keenchick

Stories and thoughts about family and life

Middle-aged

on April 19, 2012

I certainly hope I’m not, but the thought has crossed my mind.  I turn 41 in a couple of months, and while I’m not one of those people who get hung up about ages and numbers, it is a bit sobering when you think about how much of your live you’ve lived, and what you have or haven’t accomplished in that amount of time.  

We were on a Boy Scout camping trip recently, to the Historic Washington State Park in Washington, AR (near Hope).  As Boy Scouts do, we were performing a service project which involved cleaning a path through the edge of the cemetery where some graves had recently been discovered.  The already existing cemetery was beautiful, and well-kept, and the caretakers had recently realized that they didn’t actually have all the area they needed fenced off.  

As we worked to clean and haul brush and trees back up through the area to the entrance where it could be removed by park staff, I marveled at the beauty of some of the headstones.  This area was created around the time of the civil war, and the town was significantly larger at that time (it was the state capital for a time when Little Rock fell).  Most of the markers at that time were wood, but several were various types of stone or concrete.  A couple were large, ornate structures with intricate detailing up and down.  Many were flat slabs on the ground.  Most were difficult to read as time had faded their information.  

Several were family plots, and you could see the parents, their children and those children’s spouses all laid to rest side by side.  The average age for these people at death was between around 38 and 50.  There were many children who passed away, and most of them were 11 or younger.  Several sets of children around 2 were found.  Imagine what a difficult life that must have been.  

The most beautiful headstone was a obelisk about 7 feet tall.  It was marble-like, and had poems on two sides.   One was dedicated to the mother, who apparently died during child birth.  It spoke of the love and adoration the father had for her, and how his mate had been taken from him.  She was barely 30, and it broke my heart.   One the next side of the obelisk was a poem written approximately two years later, now dedicated to their daughter, and spoke of how the father had so adored the little girl, and now was left alone in his grief.  There was no other writing on the monument.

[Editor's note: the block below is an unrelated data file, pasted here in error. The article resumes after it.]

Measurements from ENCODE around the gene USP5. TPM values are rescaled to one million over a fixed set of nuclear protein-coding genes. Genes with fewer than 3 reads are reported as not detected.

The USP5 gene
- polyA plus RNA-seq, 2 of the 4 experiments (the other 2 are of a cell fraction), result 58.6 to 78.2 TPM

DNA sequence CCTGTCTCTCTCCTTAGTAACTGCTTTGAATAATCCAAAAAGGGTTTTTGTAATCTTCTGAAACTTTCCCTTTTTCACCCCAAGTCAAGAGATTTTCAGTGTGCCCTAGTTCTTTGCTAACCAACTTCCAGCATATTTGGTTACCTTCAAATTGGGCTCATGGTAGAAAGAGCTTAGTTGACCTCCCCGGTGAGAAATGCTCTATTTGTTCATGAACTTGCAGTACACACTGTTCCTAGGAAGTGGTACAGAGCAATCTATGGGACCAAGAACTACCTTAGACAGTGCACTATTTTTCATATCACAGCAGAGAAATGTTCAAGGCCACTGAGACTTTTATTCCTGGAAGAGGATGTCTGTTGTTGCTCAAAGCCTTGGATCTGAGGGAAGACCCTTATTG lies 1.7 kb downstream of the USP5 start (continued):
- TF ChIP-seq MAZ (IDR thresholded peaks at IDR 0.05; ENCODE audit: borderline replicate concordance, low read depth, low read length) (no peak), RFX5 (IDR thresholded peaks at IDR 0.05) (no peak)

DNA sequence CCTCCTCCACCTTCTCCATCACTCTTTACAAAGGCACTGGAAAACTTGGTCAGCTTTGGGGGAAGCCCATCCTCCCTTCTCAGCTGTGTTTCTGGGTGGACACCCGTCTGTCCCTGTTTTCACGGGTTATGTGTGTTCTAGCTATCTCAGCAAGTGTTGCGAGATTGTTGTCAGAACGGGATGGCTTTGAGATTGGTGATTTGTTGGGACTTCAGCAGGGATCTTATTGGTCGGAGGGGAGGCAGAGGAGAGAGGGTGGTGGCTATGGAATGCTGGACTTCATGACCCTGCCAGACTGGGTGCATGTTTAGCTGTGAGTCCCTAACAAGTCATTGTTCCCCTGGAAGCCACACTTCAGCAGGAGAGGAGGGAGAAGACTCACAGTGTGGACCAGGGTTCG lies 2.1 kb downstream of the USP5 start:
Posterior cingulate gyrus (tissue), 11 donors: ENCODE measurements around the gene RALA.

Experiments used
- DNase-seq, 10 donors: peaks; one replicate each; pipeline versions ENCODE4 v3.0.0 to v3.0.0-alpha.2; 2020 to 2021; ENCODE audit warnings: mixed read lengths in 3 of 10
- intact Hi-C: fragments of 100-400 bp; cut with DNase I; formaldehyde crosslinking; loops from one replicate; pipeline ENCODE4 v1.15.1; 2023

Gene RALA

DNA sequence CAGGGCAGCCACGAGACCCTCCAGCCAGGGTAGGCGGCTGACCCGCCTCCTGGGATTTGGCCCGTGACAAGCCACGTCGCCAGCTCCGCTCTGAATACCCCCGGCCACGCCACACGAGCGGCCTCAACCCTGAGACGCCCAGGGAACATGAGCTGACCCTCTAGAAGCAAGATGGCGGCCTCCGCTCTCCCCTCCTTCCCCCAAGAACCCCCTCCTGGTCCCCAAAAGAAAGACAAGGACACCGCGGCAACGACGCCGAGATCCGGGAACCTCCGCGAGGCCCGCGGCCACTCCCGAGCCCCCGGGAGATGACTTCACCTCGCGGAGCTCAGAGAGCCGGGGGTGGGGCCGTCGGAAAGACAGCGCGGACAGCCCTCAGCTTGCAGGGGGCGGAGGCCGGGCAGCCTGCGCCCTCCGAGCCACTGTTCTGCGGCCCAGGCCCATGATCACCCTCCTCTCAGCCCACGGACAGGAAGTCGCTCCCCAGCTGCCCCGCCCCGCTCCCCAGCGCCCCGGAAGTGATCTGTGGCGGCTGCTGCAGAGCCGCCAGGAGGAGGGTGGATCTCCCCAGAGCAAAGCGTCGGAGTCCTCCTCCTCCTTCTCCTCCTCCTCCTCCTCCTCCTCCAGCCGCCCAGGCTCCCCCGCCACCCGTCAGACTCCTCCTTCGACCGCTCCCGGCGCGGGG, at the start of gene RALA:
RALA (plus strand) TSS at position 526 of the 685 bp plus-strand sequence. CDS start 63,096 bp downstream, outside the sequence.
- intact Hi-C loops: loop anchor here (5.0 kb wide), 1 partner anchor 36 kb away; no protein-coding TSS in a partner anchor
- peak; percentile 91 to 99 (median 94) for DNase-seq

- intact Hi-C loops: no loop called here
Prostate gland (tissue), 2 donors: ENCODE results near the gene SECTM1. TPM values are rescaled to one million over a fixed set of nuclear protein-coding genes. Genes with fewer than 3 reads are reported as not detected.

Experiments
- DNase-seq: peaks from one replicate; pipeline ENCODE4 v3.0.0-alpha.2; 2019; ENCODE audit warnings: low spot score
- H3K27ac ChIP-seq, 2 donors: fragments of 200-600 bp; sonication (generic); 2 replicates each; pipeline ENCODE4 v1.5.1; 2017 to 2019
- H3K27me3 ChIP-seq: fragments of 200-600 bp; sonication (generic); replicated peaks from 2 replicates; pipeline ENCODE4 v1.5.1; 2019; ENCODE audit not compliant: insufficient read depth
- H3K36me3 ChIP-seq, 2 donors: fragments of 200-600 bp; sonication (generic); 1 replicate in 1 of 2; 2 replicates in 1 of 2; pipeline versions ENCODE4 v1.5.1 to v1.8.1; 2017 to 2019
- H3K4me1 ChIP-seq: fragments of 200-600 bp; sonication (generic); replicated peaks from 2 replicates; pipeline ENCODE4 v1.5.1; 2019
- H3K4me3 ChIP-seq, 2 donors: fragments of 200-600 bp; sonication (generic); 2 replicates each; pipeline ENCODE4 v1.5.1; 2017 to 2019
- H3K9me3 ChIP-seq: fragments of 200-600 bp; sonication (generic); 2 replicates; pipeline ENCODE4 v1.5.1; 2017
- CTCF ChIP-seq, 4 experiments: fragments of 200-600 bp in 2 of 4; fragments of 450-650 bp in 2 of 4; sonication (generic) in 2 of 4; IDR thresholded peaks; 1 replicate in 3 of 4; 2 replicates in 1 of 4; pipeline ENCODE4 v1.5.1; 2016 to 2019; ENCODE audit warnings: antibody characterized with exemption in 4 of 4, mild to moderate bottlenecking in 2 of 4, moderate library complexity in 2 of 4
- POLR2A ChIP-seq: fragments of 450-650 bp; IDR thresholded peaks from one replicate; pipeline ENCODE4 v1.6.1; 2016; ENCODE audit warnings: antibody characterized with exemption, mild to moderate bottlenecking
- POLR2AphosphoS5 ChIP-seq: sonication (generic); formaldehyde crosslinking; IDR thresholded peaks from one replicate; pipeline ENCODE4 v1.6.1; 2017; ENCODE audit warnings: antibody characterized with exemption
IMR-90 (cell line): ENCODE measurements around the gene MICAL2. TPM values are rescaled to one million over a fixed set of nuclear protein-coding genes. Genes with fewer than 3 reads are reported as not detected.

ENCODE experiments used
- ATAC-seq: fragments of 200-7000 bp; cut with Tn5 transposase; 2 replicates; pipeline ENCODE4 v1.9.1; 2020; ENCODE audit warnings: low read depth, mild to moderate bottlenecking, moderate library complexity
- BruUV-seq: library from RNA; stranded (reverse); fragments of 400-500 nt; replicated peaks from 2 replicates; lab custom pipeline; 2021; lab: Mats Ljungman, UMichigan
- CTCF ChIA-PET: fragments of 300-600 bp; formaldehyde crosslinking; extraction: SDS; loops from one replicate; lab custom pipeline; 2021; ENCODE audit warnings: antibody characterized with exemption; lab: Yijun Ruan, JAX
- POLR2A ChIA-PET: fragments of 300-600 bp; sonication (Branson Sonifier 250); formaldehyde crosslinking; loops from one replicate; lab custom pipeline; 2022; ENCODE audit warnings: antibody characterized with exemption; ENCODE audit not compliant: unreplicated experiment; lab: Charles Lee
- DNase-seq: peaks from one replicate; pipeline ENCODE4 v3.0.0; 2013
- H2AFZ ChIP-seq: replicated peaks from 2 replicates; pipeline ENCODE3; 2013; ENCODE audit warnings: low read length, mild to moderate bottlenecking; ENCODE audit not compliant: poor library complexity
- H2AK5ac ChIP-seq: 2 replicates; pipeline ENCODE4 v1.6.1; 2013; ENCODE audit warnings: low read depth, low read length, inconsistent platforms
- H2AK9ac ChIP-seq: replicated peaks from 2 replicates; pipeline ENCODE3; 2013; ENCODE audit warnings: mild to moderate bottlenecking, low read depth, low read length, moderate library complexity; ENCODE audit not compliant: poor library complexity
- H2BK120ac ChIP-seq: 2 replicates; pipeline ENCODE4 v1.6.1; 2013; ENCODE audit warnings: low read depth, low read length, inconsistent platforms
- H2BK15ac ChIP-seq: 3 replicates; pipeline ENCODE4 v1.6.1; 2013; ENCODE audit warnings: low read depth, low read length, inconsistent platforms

One of the other moms was with me as we walked through the cemetery, from monument to monument, marveling at the ages of the deceased and the state of the various tombstones.  That one struck us both as the saddest, and the most beautiful one we saw.  We talked for several minutes about how sad the whole ordeal was, and how no one came back and placed a poem for the father, which was even more tragic.  He had known true loss, and had built such a beautiful memorial for his beloved wife and child.

We only found one person in the cemetery with an age over 60.  She was 71 at the time of her death.  We mused that she must have been revered at that time as someone at 100 would be today.  She had seen a wealth of change and hard times.  Near the entrance of the cemetery was a family plot, with all the headstones still well intact.  A father, a mother, a grave where two infant children were placed together, another daughter and her husband, and a son.  It struck me how their family units were so united, and how, even in death, they were with each other.  

We discussed at length that afternoon how much life they had missed.  How we are only now at the ages of many of the deceased at their death.  How it really puts into perspective how much time you really have.  I vowed several years ago to not miss anything if I could help it, which is what propels my husband and I to travel as much as we do–I want to see as much of the world as possible and take in all that beauty and life myself.  These people never had those opportunities, and probably never knew any better.

It always renews my commitment to myself when I see someone die too young.  It reminds me that life is precious and should be lived with vigor and full-steam ahead.  My husband and I watch our parents, who waited to “enjoy” retirement, but now can barely enjoy it at all due to limitations and illnesses they didn’t have at our age.  We’ve decided to seize every opportunity we possibly can to have a full, happy life.

I’ve been met with several situations surround death lately, which have reinforced this commitment to life.  I have a very close friend who is dealing with the impending (and very unexpected) death of her father, and the struggles that go with that as he is in hospice care.  He is 70.  When my children came home yesterday, they told of a boy in the high school who committed suicide over the weekend.  We talked for a while about sadness and love, and knowing that you are important and special, and nothing is worth giving up your life on purpose.   He was 17.  It reminds me that every day is especially precious, and has me looking forward to what is coming tomorrow.

I might be approaching middle-aged, that’s true.  I think that I’m approaching the age of re-discovery, and realization that the first half of my life was for learning how to enjoy the second half.  I hope that you are enjoying your life, and that you get the most out of most of your days, even if not every one.  

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